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When economic historian Charles Kindleberger charted the rise of financial centers around the world in 1973, he doubted London could take the top spot in Europe’s growing union of states: “Sterling is too weak, and British savings too little.” Instead, after assessing various cities’ economies of scale and corporate pulling power, he plumped for Brussels.

He was clearly betting on the wrong horse, but Kindleberger’s treatise should still be top of European regulators’ reading list on the eve of a potentially messy end to decades of unfettered free trade with Britain.

His insights into the forces that make or break a financial center resonate in post-Brexit Europe. Over-centralization carries big risks, bringing what he called “diseconomies of scale,” such as information bottlenecks, spiraling overheads and interference by politicians. His work is a challenge to those who scoff at the idea that London could ever face any serious competition.

The U.K. financial capital arguably became too concentrated for its own good. The 2016 Brexit vote showed euro-zone officials were right to warn that it was risky to have a third of all EU capital markets activity and 90 percent of euro-denominated derivatives clearing in one place.

Back in the 1970s when Kindleberger was writing, the city looked more like a speculative bubble than a real contender, with U.S. banks using London as a revolving door for U.S. dollar-denominated deposits held overseas called eurodollars. Nobody was waxing lyrical about the city’s talent pool, or superior legal system, as so many do today. Its attraction as a conduit for European cash only really took off after the 1980s, helped by light-touch regulation, political stability and its membership in the EU single market.

Those advantages are more vulnerable today than they’ve ever been. With the post-Brexit transition period set to end on Dec. 31, bringing an end to the U.K.’s frictionless market access to the EU, euro-area hubs are dangling the carrot of tax breaks and regulators are waving the stick of forced relocations. Financial firms operating in the U.K. have already shifted about 7,500 staff and more than 1.2 trillion pounds ($1.6 trillion) of assets to the EU.

This isn’t an exodus, and nobody’s saying that Paris or Frankfurt will suddenly replace London. But we’re in a decentralizing phase where many centers can happily coexist. Dublin and Luxembourg’s fund-management hubs have wooed insurers. Amsterdam has attracted trading firms with its fast fiber network. JPMorgan Chase & Co. is moving $230 billion in assets to Germany. And Europlace, an agency promoting Paris as a financial center, estimates 4,000 direct jobs have already been announced in the French capital.

Like the movie “Field of Dreams,” Europeans are also talking up deeper capital markets integration as a way to unlock trillions in household wealth: If the EU builds it, banks will come.

Yet this is the part where Kindleberger’s analysis should send a chill down the spine of continental officials.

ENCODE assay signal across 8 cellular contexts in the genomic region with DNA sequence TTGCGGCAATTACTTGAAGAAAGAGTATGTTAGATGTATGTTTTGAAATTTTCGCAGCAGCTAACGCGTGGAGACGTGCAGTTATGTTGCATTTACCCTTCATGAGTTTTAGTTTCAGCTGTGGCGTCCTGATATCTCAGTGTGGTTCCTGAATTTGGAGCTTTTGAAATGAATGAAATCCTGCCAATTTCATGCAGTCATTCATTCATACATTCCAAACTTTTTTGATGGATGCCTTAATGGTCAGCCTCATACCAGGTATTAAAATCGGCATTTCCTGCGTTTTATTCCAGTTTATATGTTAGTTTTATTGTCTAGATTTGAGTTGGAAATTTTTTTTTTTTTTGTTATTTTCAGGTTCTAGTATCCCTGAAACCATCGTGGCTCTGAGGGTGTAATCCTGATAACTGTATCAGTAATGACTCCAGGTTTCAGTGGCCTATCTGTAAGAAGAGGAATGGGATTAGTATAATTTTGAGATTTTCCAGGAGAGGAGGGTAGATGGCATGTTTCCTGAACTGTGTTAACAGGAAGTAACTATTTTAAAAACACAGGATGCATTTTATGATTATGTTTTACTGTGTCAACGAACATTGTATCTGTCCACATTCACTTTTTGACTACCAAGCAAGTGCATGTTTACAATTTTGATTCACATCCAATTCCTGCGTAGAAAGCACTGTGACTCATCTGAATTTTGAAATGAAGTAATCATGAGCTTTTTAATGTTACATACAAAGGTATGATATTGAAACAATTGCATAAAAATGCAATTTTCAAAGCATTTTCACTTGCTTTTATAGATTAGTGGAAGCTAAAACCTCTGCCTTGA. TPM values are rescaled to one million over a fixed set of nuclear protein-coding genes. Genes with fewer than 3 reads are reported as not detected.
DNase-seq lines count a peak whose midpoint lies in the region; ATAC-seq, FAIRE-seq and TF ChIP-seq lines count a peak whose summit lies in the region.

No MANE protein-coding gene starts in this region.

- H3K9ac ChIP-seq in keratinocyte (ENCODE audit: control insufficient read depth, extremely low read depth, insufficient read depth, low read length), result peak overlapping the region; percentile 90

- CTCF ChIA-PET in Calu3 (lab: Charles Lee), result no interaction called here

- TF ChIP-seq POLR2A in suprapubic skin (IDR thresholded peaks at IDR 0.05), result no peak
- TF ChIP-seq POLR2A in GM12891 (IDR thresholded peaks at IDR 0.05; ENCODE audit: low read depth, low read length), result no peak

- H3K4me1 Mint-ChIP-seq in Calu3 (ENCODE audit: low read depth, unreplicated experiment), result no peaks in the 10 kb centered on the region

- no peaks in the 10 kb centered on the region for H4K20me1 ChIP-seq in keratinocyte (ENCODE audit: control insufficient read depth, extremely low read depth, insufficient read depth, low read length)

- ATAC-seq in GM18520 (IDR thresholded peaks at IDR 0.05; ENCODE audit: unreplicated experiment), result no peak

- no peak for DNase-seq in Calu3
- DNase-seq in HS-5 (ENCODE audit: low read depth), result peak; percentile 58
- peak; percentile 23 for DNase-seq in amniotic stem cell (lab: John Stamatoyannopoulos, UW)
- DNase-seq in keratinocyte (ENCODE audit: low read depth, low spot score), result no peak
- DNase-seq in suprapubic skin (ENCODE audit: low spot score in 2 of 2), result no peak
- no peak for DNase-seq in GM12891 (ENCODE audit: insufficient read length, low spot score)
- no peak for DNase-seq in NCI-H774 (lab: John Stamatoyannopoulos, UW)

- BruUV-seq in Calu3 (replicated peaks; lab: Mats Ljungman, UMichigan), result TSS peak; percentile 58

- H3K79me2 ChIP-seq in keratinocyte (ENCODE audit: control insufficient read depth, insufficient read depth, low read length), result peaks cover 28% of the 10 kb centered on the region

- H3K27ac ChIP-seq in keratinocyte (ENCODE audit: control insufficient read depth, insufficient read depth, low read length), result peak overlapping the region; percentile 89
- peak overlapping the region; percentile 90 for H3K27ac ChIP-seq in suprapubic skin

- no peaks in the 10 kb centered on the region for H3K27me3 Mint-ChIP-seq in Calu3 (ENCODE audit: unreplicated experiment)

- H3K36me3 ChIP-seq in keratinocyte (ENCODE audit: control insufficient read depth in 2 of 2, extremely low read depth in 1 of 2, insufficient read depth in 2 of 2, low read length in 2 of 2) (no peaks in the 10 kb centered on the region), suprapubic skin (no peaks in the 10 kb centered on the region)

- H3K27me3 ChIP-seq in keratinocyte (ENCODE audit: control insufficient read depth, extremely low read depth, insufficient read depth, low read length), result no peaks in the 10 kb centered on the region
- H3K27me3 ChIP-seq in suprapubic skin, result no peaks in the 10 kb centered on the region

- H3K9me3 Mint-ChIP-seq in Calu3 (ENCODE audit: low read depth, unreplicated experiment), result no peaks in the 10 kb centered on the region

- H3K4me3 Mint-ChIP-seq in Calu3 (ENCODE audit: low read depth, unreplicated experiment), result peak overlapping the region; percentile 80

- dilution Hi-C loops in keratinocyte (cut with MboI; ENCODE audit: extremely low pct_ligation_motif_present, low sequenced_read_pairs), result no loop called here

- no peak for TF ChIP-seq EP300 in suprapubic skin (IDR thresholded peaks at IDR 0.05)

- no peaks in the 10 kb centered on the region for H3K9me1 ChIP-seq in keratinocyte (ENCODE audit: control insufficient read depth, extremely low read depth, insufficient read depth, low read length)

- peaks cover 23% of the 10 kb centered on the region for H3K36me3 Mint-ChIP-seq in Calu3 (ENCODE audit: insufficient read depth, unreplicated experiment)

The pressure to decentralize also has big downsides: It tends to trigger resistance. We’re seeing banks drag their feet on relocations, with COVID-19 a handy excuse to call for more time as they balk at the cost of creating new cross-border entities.

Obstacles are also apparent in the $74 trillion fight over euro clearing, with Paris and Frankfurt initially at the vanguard of efforts to force the likes of London Stock Exchange Group Plc’s LCH to repatriate activities to the continent. The effort has faced persistent pushback from banks that fear it would mean paying more for a high-volume, low-margin business.

It has exposed confusion within Europe, too. The European Central Bank wants more relocation, markets watchdog ESMA wants more power to oversee clearinghouses based outside the EU, and national supervisors want to avoid losing more power to EU bodies. These tensions, combined with a shift in priorities since COVID-19, have convinced Brussels to let continental firms access London’s dominant clearing-houses as they currently do until mid-2022.

While a genuine continental rival to the city would be a good thing, its emergence is hindered by infighting and sclerosis impeding deeper market integration — potential problems spotted by Kindleberger decades ago. Regulatory turf wars and embarrassing financial scandals point to the scale of the task ahead. A capital markets union has been all talk and no action for many years.

If Europe won’t get serious about integration, wrote Kindleberger, “there will be no single European financial center.”

The EU should heed these warnings from the past. It needs to decide the new terms of trade with a still-dominant London. Some kind of regulatory equivalence would be ideal, allowing for time to develop home-grown hubs while avoiding more market disruption than is necessary. The bloc then needs to overhaul and strengthen EU financial regulation. Given the dire health of a lot of European banks — State Street’s Marija Veitmane described them as “uninvestable” this week — a future capital markets union should go hand in hand with a full banking union and cross-border bank mergers.

The bottom line is that the best-laid plans can go awry. Governments can’t simply will a financial center into being. Accidents — and crises — can happen. If the EU miscalculates, it won’t only be London that wins, but far-flung rivals in the U.S. and Asia. Brussels may have to wait a little longer.

Lionel Laurent is a Bloomberg Opinion columnist covering the European Union and France. He worked previously at Reuters and Forbes.

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